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"Significant issues" found at Apple product factories in China

March 29, 2012|By Andrea Chang
  • Apple Chief Executive Tim Cook, center left, visits the iPhone production line at the newly built Foxconn manufacturing facility at Zhengzhou Technology Park in China this week.
Apple Chief Executive Tim Cook, center left, visits the iPhone production… (Agence France-Presse )

An investigation into the Chinese factories that produce Apple products found “significant issues with working conditions," according to a report released by a labor watchdog group.

The Fair Labor Assn. said Thursday that it had conducted a thorough inspection of three factories in China operated by Foxconn, a major supplier, and had secured “groundbreaking commitments” that will reduce working hours, improve health and safety conditions and “establish a genuine voice for workers.” The group said it would continue to monitor the factories.

The nearly monthlong investigation, initiated by Apple and its suppliers, was a response to widespread criticism after worker deaths and injuries at the Chinese factories, which produce iPhones and iPads.

The Fair Labor Assn., an industry-funded group, said it found excessive overtime and problems with overtime compensation; several health and safety risks; and crucial communication gaps that have led to a widespread sense of unsafe working conditions among workers.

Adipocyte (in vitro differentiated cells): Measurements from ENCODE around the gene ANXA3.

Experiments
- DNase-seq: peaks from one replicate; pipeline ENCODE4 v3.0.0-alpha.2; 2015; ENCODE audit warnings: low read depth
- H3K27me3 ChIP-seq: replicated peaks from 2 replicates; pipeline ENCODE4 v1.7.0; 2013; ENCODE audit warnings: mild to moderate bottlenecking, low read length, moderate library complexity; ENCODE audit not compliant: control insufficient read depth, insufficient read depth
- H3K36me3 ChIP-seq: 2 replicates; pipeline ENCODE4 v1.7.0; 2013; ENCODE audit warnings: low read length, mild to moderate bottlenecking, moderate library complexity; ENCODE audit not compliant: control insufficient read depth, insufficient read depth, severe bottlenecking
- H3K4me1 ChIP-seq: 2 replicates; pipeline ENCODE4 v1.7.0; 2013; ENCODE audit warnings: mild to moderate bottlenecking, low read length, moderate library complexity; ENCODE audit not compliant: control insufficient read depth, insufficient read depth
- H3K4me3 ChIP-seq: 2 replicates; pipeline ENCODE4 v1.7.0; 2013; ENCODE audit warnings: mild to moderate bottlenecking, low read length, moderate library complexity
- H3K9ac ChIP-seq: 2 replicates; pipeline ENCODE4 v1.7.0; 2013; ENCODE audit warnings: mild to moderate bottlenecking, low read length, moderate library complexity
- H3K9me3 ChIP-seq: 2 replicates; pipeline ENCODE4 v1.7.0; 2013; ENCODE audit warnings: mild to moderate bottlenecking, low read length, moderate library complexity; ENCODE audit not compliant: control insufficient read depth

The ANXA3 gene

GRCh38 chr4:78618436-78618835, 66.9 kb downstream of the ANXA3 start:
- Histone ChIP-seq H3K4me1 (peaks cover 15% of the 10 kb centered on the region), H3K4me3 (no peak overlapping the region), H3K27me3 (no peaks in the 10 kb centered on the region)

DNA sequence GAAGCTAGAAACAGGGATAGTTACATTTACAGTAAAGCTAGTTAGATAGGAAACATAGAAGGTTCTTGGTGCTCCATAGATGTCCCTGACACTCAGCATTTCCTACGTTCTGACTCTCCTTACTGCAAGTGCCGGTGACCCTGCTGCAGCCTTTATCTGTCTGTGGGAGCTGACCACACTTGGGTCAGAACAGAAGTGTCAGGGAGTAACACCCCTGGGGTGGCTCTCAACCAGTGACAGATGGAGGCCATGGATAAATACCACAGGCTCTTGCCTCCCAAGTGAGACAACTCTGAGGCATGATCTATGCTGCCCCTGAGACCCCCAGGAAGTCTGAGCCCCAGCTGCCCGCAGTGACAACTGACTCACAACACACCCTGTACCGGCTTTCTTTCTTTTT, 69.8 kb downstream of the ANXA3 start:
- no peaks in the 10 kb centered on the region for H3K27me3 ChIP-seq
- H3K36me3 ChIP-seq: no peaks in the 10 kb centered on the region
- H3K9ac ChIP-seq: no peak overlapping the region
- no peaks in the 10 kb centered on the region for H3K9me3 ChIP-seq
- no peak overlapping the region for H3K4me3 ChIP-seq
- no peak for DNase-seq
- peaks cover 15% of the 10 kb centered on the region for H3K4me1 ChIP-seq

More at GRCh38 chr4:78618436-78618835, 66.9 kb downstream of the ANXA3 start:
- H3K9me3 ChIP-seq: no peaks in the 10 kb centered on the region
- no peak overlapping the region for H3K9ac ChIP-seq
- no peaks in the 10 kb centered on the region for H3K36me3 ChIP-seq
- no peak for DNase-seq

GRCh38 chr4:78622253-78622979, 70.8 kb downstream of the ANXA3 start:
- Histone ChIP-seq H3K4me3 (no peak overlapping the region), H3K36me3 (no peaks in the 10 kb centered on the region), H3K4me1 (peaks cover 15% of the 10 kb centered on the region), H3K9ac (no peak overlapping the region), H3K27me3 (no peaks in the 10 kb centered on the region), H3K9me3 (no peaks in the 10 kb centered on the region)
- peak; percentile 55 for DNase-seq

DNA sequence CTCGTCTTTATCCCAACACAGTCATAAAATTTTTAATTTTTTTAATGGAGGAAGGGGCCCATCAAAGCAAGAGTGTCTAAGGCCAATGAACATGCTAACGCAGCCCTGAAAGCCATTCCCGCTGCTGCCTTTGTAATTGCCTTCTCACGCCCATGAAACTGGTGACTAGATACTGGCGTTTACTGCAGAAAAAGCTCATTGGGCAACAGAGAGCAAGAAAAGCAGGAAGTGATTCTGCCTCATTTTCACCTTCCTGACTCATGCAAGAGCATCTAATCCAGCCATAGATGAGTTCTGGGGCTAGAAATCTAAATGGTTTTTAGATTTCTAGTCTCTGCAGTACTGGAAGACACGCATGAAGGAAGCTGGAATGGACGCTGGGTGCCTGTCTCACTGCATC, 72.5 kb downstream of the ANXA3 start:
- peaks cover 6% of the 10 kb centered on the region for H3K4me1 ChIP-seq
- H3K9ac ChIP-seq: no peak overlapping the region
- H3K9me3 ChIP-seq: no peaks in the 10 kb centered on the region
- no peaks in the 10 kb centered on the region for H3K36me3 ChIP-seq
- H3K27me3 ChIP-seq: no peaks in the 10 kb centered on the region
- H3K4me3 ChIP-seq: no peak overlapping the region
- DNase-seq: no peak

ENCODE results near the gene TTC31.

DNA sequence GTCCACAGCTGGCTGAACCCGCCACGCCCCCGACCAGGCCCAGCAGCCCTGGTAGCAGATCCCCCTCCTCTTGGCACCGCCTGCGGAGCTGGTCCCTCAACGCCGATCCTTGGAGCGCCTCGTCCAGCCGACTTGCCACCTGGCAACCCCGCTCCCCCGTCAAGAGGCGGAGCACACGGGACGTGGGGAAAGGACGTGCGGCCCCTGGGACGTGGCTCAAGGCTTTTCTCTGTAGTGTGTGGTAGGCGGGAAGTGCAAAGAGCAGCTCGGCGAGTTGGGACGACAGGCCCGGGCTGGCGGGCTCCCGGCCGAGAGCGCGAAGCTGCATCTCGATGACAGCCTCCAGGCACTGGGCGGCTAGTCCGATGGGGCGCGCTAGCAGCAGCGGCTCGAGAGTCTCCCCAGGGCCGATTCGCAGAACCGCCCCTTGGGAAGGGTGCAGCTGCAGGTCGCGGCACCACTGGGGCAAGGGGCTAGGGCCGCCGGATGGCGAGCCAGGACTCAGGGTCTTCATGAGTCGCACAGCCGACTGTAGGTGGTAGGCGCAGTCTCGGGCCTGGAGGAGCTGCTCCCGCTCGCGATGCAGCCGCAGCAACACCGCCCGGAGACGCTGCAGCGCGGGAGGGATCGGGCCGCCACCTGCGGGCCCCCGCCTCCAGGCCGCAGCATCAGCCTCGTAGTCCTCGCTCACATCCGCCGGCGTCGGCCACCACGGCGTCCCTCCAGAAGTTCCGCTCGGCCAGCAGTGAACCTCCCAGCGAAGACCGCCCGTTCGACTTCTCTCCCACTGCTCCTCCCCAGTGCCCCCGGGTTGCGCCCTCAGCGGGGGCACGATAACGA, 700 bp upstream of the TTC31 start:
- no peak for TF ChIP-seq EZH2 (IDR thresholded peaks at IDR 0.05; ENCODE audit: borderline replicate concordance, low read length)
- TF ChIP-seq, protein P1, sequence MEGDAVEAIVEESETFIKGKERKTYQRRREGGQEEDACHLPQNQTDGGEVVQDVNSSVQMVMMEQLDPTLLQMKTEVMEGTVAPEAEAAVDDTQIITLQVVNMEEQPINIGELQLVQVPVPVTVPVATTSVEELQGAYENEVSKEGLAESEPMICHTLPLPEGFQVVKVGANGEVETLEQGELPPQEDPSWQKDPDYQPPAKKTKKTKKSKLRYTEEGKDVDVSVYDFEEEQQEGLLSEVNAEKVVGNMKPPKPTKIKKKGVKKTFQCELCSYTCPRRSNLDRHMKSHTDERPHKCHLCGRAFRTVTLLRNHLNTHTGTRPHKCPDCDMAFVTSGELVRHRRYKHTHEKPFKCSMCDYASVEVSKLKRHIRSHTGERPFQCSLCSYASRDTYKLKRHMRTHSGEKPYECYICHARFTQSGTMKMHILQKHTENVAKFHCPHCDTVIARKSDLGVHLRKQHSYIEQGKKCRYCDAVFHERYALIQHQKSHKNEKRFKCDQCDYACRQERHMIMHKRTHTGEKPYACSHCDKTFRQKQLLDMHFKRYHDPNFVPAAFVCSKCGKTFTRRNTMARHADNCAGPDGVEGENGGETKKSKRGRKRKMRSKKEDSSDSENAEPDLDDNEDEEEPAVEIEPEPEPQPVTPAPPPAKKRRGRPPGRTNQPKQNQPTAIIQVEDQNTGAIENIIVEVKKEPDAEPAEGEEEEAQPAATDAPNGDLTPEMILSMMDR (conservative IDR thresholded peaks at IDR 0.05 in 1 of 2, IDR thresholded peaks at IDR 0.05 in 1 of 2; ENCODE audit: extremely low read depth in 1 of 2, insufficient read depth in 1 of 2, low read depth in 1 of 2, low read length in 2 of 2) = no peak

"The Fair Labor Assn. gave Apple's largest supplier the equivalent of a full-body scan through 3,000 staff hours investigating three of its factories and surveying more than 35,000 workers,” said Auret van Heerden, chief executive of the Fair Labor Assn. “Apple and its supplier Foxconn have agreed to our prescriptions, and we will verify progress and report publicly.”

The investigation found that within the last 12 months, all three factories exceeded both the group’s standard of 60 working hours per week (regular plus overtime) and the Chinese legal limits of 40 hours per week and 36 hours maximum overtime per month.

During peak production periods, the average number of hours worked per week exceeded 60 hours per worker. There were periods in which some employees worked more than seven days in a row without the required 24 hours off, the association said.

Foxconn said it has committed to bring its factories into full compliance with Chinese legal limits and Fair Labor Assn. standards on working hours by July 2013.

For the full report, click here.


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